Monday, April 24, 2017


I had a Facebook friend ask some basic advice on beginning her memoir and I thought I'd share an edited version of my response since this has been something on my list anyway. This is quick and dirty advice for someone thinking about writing their personal story. I've worked with a number of memoirists to get their books ready for publication and the editing process often comes down to structure, layering the work with themes, and making sure the author is "showing" versus "telling." Here are seven simple tips for getting started:

1. Get a pad of paper out and take some time to think about and write down what your overall message would be. What do you most want to articulate to readers through your story? It's possible you won't know this until you're further into the process of writing (and it may even change as you go), but it's not too early to think about the overall reason for writing your story and the message you hope to convey to readers. Is it a message of hope or a cautionary tale?

2. Write down what themes you think you'll likely be addressing across the manuscript. Is this a story of forgiveness? Coming of age? Redemption? Loyalty? Survival? Awakening? What are the top three things you've thought about as you've healed and gotten distance from your story? I like to see at least one or two themes addressed in each chapter of a work so the work is layered. If you've been cheated on, for example, did you think about revenge before ultimately landing on forgiveness? Were your thoughts then different from what they are now? What themes do you come back to when you think about the events of your life? Write these down. They'll be helpful later and will help guide your work. You'll want to explore one or two of these in each chapter in one way or another.  

3. Think about structure. How will you tell your story? In chapters? Vignettes? Parts? Chronological? Experimental? I've worked with authors who have told their stories in vignettes and with chapters. Both vignettes and chapters have to have a sense of arc. If you are going to tell your story in parts, do you have a concept for these parts in mind? What kind of structure makes the most sense for not only your style of writing, but also the story itself?

4. Think about your story in terms of pivotal events. Memoir is not the same as autobiography (though it's autobiographical). Memoir is usually focused on a shorter period of time in a person's life or on an event or theme, which is why some authors have written more than one memoir. When I think about my life, for example, I might be able to write about four distinct periods (spiritual awakening, dog rescue in Puerto Rico, opening a cafe in NY, or dating and sexuality), though not everything that happened during these periods was pivotal or interesting. Focus on pivotal life moments, start with events. Give yourself two weeks or a month to write one chapter, and remember your first draft doesn't have to be perfect. Think of the chapter like a short story needing a beginning, middle, and end.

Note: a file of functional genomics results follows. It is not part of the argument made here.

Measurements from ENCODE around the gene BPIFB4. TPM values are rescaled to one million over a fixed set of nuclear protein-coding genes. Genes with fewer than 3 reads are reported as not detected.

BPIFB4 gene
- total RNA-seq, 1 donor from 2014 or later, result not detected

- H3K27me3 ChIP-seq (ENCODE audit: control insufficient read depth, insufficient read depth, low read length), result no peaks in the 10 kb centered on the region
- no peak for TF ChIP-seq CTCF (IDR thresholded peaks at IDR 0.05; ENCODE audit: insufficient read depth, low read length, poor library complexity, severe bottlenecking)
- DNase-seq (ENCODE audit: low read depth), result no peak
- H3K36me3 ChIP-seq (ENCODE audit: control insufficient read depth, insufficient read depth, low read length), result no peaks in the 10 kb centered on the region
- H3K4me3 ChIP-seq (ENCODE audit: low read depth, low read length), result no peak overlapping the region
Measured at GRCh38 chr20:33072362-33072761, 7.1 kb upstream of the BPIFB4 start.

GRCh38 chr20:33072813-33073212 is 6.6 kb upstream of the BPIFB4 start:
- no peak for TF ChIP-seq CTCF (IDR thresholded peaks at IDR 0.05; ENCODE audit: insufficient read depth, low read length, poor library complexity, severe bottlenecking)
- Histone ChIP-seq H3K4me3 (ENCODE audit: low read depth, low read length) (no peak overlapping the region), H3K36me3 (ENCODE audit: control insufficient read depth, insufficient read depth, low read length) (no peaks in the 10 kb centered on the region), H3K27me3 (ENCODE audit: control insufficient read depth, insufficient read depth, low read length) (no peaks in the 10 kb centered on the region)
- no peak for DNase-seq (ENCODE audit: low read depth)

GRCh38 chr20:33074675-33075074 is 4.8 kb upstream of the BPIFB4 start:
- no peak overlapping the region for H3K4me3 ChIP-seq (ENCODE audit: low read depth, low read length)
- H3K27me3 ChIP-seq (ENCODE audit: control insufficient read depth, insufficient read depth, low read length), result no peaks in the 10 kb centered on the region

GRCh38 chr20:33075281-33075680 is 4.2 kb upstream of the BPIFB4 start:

5. Timekeeping is often unnecessary. As long as the reader understands the roadmap for how a story is being told, they can make leaps in time without having to know how many days went by or what day-to-day events happened in between. It may be important for you as the author to know the dates and times things happened, but it's often not important for the reader unless time is a concept in the work, theme, part of the actual structure, or completely necessary to understanding the story.

6. Memoir authors tend to have difficult stories to tell. It's really difficult to go into your past, particularly where the memories bring up physical or emotional pain. I generally see memoir authors "telling" versus "showing," simply because the memories are too painful. We are wired to defend against pain to a large extent. So much of my work with memoirists focuses around getting the author to go deeper, to "show" versus "tell" in the writing. Bring the reader right into that painful event. For the reader, it's the difference between hearing about a great party, and being in the corner of the room watching it. Though what you're writing about may be extremely painful, sometimes the deeper you go, the more healing there is to be had.

7. Last, for those authors who are telling difficult stories, be sure to have a support system in place and be good to yourself during the process of writing, whether it's getting a massage after a particularly difficult chapter, buying yourself flowers, getting a shot of wheatgrass, or having a therapist on speed dial... If you are going to dig into difficult physical or emotional terrain, be really good to yourself and have something special waiting on the other side. Write down what it's going to be so you don't forget or underestimate how you may feel. Also, let your family and friends know so they can be there to support you.

Elizabeth K. Kracht is a literary agent and freelance editor.

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